This year it has been short videos Daniel Hashimoto made for his son. He works in CGI and added some incredible effects into small films of his son having breakfast or playing in the living room. They’re fun, they’re charming, they’re extremely well done and they’re between ten and 15 seconds long so very shareable. I couldn’t really say what the least successful article was. Some things may not connect quite as immediately as others but that doesn’t mean they shouldn’t be on the site; not everything should be chasing hits.


In your role as editor what have been the most personally rewarding experiences/achievements?

I think it’s how we’ve grown over the three years I’ve been here whilst retaining a clear sense of what we’re trying to do and why we come to work each morning. On a personal level it’s amazing when someone emails you to say they got a commission from a major magazine or picked up by a gallery because of an article on the site.  


15 years ago Design Week and Creative Review were the places to look for visual culture information but with the growth of the Net blogs and magazine sites like INT.com have become just as important if not more so. Do you agree?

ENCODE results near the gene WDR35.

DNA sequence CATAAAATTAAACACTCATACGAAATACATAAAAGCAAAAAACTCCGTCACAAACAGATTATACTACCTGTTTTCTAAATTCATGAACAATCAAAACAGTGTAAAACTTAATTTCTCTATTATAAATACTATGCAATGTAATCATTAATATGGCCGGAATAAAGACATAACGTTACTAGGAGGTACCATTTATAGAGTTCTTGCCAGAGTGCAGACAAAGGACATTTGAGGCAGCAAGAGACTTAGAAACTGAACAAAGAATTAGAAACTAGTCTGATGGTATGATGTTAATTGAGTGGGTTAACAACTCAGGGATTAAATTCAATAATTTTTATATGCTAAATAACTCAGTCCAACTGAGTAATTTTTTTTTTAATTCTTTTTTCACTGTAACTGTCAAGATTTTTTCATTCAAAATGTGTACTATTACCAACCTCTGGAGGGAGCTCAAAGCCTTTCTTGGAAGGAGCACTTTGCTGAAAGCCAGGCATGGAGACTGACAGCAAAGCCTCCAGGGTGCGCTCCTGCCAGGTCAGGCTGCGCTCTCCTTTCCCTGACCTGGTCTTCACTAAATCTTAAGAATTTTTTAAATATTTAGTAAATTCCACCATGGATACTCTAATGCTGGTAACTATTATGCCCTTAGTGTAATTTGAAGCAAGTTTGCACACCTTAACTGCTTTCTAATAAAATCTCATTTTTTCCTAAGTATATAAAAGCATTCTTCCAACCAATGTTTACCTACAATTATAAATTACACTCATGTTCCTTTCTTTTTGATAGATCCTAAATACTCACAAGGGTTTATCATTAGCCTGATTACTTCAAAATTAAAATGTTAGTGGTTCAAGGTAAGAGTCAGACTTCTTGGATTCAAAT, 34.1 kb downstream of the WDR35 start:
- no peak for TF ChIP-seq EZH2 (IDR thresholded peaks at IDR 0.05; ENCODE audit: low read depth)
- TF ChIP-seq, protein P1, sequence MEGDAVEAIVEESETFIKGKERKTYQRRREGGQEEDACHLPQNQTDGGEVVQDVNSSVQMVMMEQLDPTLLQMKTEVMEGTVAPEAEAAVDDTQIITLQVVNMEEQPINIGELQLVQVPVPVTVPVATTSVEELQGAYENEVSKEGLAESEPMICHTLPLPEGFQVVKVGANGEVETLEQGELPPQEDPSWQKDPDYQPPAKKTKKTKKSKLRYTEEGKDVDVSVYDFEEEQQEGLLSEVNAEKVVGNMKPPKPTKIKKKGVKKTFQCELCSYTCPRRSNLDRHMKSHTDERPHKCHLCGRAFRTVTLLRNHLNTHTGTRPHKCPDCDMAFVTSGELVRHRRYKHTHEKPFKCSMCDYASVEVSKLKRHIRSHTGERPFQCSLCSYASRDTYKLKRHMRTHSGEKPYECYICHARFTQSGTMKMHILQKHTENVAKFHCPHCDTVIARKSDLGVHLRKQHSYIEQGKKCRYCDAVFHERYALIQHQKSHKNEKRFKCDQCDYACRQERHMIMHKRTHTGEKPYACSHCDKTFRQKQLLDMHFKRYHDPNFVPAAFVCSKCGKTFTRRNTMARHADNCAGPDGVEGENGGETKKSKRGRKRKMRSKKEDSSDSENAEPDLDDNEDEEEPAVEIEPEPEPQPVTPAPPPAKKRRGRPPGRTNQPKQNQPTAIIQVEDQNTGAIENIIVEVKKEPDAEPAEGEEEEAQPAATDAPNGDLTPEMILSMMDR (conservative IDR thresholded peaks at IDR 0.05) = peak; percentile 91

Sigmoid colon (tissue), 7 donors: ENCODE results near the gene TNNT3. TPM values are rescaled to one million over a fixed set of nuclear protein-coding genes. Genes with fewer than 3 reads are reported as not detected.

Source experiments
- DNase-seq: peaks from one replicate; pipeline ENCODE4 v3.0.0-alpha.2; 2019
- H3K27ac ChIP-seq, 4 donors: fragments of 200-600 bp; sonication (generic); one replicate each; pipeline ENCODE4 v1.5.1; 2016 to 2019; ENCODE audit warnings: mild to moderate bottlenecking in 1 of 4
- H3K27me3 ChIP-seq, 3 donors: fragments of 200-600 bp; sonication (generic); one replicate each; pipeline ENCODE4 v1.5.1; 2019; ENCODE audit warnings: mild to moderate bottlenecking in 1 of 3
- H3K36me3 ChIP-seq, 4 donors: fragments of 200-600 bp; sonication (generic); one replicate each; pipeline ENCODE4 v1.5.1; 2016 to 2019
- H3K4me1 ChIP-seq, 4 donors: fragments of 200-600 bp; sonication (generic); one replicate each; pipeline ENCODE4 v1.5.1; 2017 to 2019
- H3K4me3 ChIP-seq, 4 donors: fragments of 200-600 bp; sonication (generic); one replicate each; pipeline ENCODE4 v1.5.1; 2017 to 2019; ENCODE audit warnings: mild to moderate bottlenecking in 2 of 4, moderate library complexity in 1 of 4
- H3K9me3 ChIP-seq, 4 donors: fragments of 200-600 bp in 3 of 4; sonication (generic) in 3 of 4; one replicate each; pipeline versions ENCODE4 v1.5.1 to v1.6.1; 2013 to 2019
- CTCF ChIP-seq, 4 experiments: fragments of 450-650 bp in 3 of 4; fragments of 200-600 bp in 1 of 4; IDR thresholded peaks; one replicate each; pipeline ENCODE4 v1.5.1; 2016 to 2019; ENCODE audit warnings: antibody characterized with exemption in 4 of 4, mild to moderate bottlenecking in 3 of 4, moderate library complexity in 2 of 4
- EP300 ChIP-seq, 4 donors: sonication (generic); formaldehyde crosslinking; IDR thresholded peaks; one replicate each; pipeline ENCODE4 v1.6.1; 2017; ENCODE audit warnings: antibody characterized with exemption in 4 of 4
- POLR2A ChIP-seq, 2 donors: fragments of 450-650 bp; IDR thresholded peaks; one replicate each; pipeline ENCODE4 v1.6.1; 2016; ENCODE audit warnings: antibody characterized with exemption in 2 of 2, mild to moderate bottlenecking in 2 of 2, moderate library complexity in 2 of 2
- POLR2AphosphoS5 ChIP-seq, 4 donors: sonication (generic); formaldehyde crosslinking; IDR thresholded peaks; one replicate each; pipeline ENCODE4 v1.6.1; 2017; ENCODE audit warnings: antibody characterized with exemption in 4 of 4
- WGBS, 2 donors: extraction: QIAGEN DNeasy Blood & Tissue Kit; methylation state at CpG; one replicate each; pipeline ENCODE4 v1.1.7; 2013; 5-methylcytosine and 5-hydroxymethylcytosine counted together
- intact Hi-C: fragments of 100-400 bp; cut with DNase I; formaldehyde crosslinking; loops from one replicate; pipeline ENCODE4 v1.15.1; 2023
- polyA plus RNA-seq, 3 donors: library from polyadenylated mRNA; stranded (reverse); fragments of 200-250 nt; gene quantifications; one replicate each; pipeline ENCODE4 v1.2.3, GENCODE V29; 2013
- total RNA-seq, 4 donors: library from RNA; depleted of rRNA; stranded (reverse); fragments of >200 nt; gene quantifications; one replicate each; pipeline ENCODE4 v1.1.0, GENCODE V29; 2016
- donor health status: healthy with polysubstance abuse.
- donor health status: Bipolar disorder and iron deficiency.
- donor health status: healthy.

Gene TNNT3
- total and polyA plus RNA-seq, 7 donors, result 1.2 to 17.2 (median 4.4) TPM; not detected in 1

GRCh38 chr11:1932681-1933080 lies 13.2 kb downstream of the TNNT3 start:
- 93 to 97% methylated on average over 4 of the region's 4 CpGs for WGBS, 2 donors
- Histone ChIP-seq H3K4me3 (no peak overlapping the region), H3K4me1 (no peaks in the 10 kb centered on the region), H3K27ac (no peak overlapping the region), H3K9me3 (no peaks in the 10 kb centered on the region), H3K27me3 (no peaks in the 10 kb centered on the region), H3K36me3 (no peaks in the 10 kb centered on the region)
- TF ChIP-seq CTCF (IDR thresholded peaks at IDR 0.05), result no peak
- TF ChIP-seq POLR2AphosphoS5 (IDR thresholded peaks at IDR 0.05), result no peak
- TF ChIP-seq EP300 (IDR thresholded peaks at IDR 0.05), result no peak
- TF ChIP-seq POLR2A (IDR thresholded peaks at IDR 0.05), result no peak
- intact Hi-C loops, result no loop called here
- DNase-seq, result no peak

I think a lot of us are trying to do different things so there’s room for everyone. Design Week and Creative Review are like the “paper of record” equivalents, a lot of people look to them for an overview of the industry. Newer sites like ours have different approaches and I think plurality can only be a good thing, for readers and for the creative industries. But as more and more sites appear I think trust becomes really key. If people trust in your taste and your integrity then they’re more likely to stick with you even if there’s more and more platforms competing for their attention. 


Do you see INT's role as more relevant? I would say your coverage pulls in from a wider catchment of work for example?

It depends how you define relevant I suppose. Breadth is a really key part of what we do and that works for us but other sites have built themselves as the specialist place for a certain disciplines. We’re very relaxed about what other art and design sites are doing; we stay up-to-date with them of course and learn things if and when we can buy we don’t fret about being outflanked or anything like that. We believe in what we’re doing and what we stand for. 


Do you see this democratisation of design critique as positive or negative? Perhaps less informed people now have more of a say?

I don’t think it’s about dumbing down and I’m a big believer that content can be intelligent/informed and accessible. There will always be a place for Design Observer which is brilliant but a site like It’s Nice That adds context and insight in a different way. I don’t think one threatens the other. And if you really don’t know what you’re talking about you’ll get found out sooner or later. 


How do you see INT.com’s role in comparison to theirs? Is there room for both?